Lt. Col. Terrence Lakin, an Army doctor who is facing a court martial for refusing to deploy to Afghanistan on the grounds that he does not believe President Obama was born in the United States, has gained a prominent supporter.
According to a statement issued by the American Patriot Foundation, a sworn affidavit from Lt. Gen. (ret.) Thomas McInerney has been "filed in Court-Martial in support of LakinÃ¢â‚¬â„¢s motions for subpoenas for all of the presidentÃ¢â‚¬â„¢s school records, and for a deposition of the custodian of ObamaÃ¢â‚¬â„¢s birth records in the possession of the State of Hawaii."
"I recall commanding forces that were equipped with nuclear weapons," McInerney argues in the affidavit. "In my command capacity I was responsible that personnel with access to these weapons had an unwavering and absolute confidence in the unified chain of command, because such confidence was absolutely essential-- vital-- in the event the use of those weapons was authorized. ... Today, because of the widespread and legitimate concerns that the President is constitutionally ineligible to hold office, I fear what would happen should such a crisis occur today."
Dave Weigel at Slate calls Mcinerney's support "a good get for the birthers." He describes McInerney as "a serious person," who often appears on Fox News as a military analyst and is "not some kook."
Despite Weigel's opinion, however, the general whom MSNBC's Rachel Maddow described in a Wednesday segment as a "three star birther" has a long history of extreme statements and questionable associations.
Last winter, for example, following the failed Christmas Day airline bombing, he called for "harsh" racial profiling of Muslims. "If you are an 18 to 28-year-old Muslim man then you should be strip searched," McInerney stated during an appearance on Fox. "And if we donÃ¢â‚¬â„¢t do that, thereÃ¢â‚¬â„¢s a very high probability weÃ¢â‚¬â„¢re going to lose an airliner."
In 2008, McInerney told the Washington Times that he and other retired senior officers were "very concerned" about then-candidate Barack Obama's "apparent lack of understanding on the threat of radical Islam to the United States."
During a 2006 appearance on Fox News he put forward a theory that Saddam Hussein really did have WMDs which were never found because the Russians "sent a team in, a Spetsnaz [Russian Special Forces] team in, and they moved those weapons into three locations in Syria and one into Bekaa Valley. And they did it very thoroughly. ... They knew exactly where all the material was, because they were preventing the inspectors from finding it."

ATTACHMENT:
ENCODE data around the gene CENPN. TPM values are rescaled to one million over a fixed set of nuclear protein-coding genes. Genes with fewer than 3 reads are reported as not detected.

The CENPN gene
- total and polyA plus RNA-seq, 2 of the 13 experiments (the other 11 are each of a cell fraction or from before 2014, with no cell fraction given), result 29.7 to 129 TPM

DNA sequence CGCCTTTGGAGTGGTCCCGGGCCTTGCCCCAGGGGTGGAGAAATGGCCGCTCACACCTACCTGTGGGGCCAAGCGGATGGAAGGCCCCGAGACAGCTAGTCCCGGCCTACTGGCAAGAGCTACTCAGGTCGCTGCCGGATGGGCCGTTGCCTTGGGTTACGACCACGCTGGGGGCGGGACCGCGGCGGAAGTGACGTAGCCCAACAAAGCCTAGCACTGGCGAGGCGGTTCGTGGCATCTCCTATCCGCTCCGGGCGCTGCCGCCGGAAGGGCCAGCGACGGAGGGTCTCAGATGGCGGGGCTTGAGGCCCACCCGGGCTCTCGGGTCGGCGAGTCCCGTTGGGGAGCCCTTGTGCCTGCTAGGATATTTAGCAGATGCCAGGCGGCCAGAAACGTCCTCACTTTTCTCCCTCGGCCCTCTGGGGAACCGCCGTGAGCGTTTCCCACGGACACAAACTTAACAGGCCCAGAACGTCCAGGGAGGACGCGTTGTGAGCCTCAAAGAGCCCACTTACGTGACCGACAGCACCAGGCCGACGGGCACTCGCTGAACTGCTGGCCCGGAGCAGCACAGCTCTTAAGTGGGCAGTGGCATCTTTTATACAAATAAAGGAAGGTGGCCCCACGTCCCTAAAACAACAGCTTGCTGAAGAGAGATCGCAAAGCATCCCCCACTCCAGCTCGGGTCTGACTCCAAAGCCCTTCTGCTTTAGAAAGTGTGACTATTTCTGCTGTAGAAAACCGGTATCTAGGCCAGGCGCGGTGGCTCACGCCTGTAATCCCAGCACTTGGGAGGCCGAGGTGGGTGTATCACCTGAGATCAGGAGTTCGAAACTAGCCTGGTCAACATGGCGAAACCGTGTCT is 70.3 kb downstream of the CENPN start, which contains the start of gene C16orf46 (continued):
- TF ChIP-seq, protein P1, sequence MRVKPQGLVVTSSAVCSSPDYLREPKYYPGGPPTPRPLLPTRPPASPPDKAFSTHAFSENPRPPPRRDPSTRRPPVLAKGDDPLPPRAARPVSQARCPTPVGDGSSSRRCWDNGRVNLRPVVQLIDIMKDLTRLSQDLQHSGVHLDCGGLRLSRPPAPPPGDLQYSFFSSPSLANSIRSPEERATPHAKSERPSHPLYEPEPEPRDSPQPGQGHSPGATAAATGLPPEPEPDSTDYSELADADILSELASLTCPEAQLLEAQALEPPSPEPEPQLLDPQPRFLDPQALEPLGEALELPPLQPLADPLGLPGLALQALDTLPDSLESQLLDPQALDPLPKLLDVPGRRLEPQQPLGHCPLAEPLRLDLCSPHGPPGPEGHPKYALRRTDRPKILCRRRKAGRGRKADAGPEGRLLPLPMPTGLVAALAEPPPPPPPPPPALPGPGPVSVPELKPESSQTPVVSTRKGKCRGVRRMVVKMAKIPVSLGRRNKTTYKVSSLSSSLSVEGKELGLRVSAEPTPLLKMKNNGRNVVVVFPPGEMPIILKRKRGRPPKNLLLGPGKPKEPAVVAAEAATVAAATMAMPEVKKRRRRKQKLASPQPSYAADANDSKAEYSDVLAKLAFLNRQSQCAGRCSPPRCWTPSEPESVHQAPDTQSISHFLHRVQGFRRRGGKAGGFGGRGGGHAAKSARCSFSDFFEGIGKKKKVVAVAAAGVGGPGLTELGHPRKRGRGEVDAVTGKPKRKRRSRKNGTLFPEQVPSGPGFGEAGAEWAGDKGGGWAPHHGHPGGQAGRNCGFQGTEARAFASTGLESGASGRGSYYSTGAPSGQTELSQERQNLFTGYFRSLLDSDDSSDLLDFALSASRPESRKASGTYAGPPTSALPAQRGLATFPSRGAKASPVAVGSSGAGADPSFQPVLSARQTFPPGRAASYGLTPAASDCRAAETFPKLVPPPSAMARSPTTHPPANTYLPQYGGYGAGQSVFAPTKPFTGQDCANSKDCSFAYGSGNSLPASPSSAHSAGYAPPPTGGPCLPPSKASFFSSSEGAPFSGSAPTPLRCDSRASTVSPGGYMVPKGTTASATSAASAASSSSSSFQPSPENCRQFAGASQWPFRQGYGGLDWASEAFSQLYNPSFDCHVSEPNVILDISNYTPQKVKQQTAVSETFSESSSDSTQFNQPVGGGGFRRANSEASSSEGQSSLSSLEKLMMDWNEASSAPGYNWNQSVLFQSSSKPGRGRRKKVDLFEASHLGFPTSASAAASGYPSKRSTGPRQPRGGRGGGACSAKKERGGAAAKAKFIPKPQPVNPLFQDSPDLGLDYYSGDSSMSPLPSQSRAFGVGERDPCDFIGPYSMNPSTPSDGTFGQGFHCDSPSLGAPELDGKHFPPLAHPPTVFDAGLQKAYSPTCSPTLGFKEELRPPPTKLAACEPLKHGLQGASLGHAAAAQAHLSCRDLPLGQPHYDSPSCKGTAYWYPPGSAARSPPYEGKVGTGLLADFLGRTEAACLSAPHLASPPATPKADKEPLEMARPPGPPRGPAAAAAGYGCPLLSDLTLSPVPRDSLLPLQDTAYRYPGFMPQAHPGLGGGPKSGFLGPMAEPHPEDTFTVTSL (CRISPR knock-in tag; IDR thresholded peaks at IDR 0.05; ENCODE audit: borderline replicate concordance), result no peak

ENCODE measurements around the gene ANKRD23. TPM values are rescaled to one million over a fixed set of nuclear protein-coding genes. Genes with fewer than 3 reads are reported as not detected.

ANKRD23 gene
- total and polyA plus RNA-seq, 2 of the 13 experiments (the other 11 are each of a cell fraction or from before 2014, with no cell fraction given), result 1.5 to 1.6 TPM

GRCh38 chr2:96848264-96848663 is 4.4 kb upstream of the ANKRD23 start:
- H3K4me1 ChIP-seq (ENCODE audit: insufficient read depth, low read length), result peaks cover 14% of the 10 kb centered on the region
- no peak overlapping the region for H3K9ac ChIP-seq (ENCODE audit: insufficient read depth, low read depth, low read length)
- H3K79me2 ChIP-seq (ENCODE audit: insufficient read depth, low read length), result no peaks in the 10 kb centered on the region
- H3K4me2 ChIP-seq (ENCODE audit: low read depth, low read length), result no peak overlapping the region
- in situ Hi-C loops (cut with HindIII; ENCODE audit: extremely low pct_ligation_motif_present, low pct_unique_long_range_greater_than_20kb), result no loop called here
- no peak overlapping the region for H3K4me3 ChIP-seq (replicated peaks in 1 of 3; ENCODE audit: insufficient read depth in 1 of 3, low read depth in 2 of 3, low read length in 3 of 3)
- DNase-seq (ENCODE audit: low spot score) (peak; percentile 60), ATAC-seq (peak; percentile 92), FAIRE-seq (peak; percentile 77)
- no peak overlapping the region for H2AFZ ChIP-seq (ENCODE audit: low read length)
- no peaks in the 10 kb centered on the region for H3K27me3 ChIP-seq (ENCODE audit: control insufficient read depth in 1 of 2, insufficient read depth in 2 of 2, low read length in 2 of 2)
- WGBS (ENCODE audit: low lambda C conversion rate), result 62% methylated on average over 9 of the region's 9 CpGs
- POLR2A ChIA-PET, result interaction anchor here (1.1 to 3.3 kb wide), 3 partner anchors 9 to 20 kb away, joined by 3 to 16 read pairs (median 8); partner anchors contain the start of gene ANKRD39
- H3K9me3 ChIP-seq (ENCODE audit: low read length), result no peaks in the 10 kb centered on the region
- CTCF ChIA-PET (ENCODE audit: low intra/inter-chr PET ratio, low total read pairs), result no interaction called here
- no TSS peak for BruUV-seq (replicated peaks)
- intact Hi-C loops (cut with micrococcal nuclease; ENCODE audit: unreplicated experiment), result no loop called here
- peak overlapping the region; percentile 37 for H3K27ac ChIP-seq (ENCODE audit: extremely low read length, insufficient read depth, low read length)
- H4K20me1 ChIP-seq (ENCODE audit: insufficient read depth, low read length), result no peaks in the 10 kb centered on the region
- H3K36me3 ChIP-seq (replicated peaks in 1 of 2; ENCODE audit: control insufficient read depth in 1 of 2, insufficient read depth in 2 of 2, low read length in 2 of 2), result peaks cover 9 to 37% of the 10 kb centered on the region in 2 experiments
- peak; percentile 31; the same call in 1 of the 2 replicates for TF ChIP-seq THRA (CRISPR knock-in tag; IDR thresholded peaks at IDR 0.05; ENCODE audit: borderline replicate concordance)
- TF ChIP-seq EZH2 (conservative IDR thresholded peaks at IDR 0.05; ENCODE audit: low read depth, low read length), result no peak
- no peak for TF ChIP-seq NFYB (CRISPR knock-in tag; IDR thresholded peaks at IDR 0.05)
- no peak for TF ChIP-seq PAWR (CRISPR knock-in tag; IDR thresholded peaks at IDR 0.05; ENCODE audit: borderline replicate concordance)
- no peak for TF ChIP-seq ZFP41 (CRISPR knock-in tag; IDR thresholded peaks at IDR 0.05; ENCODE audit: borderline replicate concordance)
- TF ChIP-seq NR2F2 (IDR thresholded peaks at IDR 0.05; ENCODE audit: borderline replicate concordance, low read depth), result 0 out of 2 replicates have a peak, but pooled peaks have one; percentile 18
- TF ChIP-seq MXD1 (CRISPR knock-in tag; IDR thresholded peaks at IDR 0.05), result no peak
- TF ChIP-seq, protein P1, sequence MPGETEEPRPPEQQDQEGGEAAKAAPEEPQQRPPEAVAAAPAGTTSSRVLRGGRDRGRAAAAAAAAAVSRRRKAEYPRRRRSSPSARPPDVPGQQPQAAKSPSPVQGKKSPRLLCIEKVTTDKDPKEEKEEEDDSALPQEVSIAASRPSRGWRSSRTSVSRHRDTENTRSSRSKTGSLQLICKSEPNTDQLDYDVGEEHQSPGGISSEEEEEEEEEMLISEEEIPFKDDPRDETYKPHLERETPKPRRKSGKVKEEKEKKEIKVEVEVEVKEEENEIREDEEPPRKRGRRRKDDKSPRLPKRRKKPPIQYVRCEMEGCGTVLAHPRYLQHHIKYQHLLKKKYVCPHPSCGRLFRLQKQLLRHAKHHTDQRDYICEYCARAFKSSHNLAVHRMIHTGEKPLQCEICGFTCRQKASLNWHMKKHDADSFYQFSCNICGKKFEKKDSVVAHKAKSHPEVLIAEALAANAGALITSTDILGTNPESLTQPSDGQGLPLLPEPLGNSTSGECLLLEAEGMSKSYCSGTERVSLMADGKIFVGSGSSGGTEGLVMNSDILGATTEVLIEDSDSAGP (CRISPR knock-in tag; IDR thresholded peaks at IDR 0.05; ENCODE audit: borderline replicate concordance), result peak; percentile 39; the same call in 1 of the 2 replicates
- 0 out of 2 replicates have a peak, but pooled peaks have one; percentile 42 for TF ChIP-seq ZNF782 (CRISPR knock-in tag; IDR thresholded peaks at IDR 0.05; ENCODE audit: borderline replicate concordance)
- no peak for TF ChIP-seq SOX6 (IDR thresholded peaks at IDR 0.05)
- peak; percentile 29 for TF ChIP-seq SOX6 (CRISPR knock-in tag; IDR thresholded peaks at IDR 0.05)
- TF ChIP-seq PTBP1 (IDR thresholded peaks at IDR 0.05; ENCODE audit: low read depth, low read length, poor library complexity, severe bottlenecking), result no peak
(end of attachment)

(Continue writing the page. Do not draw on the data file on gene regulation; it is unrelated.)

Also in 2006, McInerney called for Senator John Kerry's resignation on the grounds that he had insulted the military by telling a group of students that if you don't get a good education "you get stuck in Iraq."
And following the July 2005 terrorist bombings in London, he asserted that al Qaeda could easily carry out a similar bombing in the United States but added, "Why attack here, when you have leftists in America who have aided and abetted the enemy more than Tokyo Rose did in World War II? They donÃ¢â‚¬â„¢t need to set off bombs. If they set off bombs, they would silence the shrill of leftists in the United States."
In 2008, McInerney was exposed as one of the so-called "Pentagon pundits," who had used his position as a Fox analyst to promote Bush administration talking points.
One email from McInerney to a Pentagon press secretary, analyzed by the Center for Media and Democracy, shows him working closely with Melanie Morgan, the head of Move America Forward. Morgan became notorious in 2006 for saying that New York Times editor Bill Keller should be executed in a "gas chamber" for exposing government surveillance of Americans, and her group is currently closely associated with the Tea Parties.
McInerney has also served on the advisory council of the Intelligence Summit, among whose participants extreme anti-Muslim theories -- like the notion that Saddam's WMDs were smuggled into Syria -- are commonplace.
According to RightWeb, "Members of the summit's advisory council appear to be a mishmash of former intelligence/military officers and other intelligence experts, many of whom are linked to neoconservative and other right-wing institutes and pressure groups that call for a more aggressive war on terrorism and for closer intelligence and military links with Israel. Several, including Lt. Col. Bill Cowan, Clare Lopez, Lt. Gen. Thomas McInerney, and Maj. Gen. Paul Vallely, are principals of the Iran Policy Committee, a hardline group in Washington that calls for regime change in Iran through support of the Iraq-based People's Freedom Fighters (MEK)."